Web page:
FLIGHTS OF FANCY AND IMAGINATION

BY

FRANCINE PAINO AKA F. Della Notte

Thanks to Hollywood and TV-land, most of us are tired of Christmas and we aren’t even in the official Advent season. The bombardment of mostly silly movies centered on Christmas themes that have little to do with this holy Christian holiday sucks the meaning out of Christmas and starts earlier every year.

Thus, it seems a good time to reprint Flights of Fancy and Imagination, reminding everyone that PBS television’s 2021 presentation of the musical production by Grammy, Emmy, and Tony Award winner John Mauceri: The Nutcracker and the Mouse King, written in 1816, is still available, and will be through December 13, 2024.

Mauceri conducts the Royal Scottish National Orchestra, with Tony Award-winning Alan Cumming narrating this original tale in three parts..

The story, written by E.T.A. Hoffman, is about a young girl who saves a prince, contrary to Cinderella, Sleeping Beauty, and Snow White, where the prince rescues the girl. Perhaps Hoffman’s inspiration for this particular flight of fancy was the popularity of embellished nutcrackers, which appeared in Germany in the early 1800s.  

The Nutcracker’s story begins with a young boy who stays home alone daily while his parents go to work. The little boy was lonely and afraid, so his father carved a special toy, a nutcracker in the form of a soldier with big sharp teeth and fierce-looking eyes, and told him that this unique Nutcracker would protect him while his parents were gone. It did the trick. The boy loved and enjoyed that Nutcracker and felt secure by its presence, so his father continued to carve new ones for him. When the boy grew up, he married and had a son to whom he gave all the nutcrackers made by his father.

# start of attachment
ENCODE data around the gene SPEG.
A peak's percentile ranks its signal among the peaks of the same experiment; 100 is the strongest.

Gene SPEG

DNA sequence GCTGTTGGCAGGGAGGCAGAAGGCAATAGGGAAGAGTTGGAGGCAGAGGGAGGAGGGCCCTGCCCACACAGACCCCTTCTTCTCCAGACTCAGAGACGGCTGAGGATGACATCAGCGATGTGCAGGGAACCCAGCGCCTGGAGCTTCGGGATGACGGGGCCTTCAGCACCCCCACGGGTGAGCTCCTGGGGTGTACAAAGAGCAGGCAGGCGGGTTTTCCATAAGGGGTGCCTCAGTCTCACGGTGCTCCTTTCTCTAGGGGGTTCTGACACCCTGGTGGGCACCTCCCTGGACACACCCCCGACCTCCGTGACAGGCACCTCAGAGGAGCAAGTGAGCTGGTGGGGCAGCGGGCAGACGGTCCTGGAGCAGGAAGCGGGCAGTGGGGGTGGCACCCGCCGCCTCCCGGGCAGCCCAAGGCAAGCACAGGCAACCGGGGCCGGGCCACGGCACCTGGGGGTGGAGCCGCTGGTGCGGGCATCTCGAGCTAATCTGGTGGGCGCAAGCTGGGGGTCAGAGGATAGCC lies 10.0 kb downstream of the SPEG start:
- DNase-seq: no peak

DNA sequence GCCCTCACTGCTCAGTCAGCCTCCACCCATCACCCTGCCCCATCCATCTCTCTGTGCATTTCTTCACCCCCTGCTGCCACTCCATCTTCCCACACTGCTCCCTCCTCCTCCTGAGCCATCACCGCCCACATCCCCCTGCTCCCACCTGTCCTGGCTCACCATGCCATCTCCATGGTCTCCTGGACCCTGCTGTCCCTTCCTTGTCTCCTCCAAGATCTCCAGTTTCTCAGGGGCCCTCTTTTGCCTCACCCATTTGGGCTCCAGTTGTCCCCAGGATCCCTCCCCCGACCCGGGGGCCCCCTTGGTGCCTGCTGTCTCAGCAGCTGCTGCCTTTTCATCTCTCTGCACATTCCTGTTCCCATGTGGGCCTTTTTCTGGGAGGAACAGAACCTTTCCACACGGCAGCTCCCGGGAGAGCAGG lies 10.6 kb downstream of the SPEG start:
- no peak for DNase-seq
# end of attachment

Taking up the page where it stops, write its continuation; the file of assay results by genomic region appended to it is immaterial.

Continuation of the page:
Over time in early 19th century Germany, the lure of decorative nutcrackers grew, and so did a legend. They came to represent power, strength, and the protection of families from danger and evil spirits. Nutcrackers were given as gifts and keepsakes to bring good luck.  

E.T.A. Hoffman was a prolific writer of gothic tales, fantasy, and the supernatural – most of them dark, including segments of his Nutcracker and the Mouse King. Alexander Dumas, the 19th-century French author, translated Hoffman’s work in 1845, propelling it beyond the written word. Mauceri explains that Dumas, the grandson of the French aristocrat and African Haitian slave, was drawn to the story because Hoffman concluded the tale with the girl growing up to become the queen of a land of tolerance and imagination. It was the Dumas version that Peter Illich Tchaikovsky adopted in 1892 when he composed the score. 

While this production does not target children, it is appropriate for those youngsters who can sit still for a narrative without pictures or characters to hold their interest. Cumming reads the narrative with emotion and even injects moments of humor without straying from the story.

The orchestra gives a stirring performance. Bold and rousing where appropriate, mysterious, sensual, and nerve-wracking also when appropriate. In addition to the lush Tchaikovsky score, compositions from Tchaikovsky’s tone poems and orchestral suites, are included.   

Mauceri’s reimagined Nutcracker and the Mouse King fill the mind’s eye with characters, places, and emotions generated by the performances of artists of the highest caliber. If you didn’t experience this fantastic flight of fancy and imagination last year, you might still enjoy it by accessing https://www.pbs.org/video/the-nutcracker-and-the-mouse-king-meabwt/.

Enjoy it for the first time, or once again, with friends, family, children, and grown-ups. And in the spirit of the upcoming season, I wish you all a truly thankful Thanksgiving, and in the true spirit of Christmas, I wish you all love, kindness, respect, and caring.

First published December, 2021

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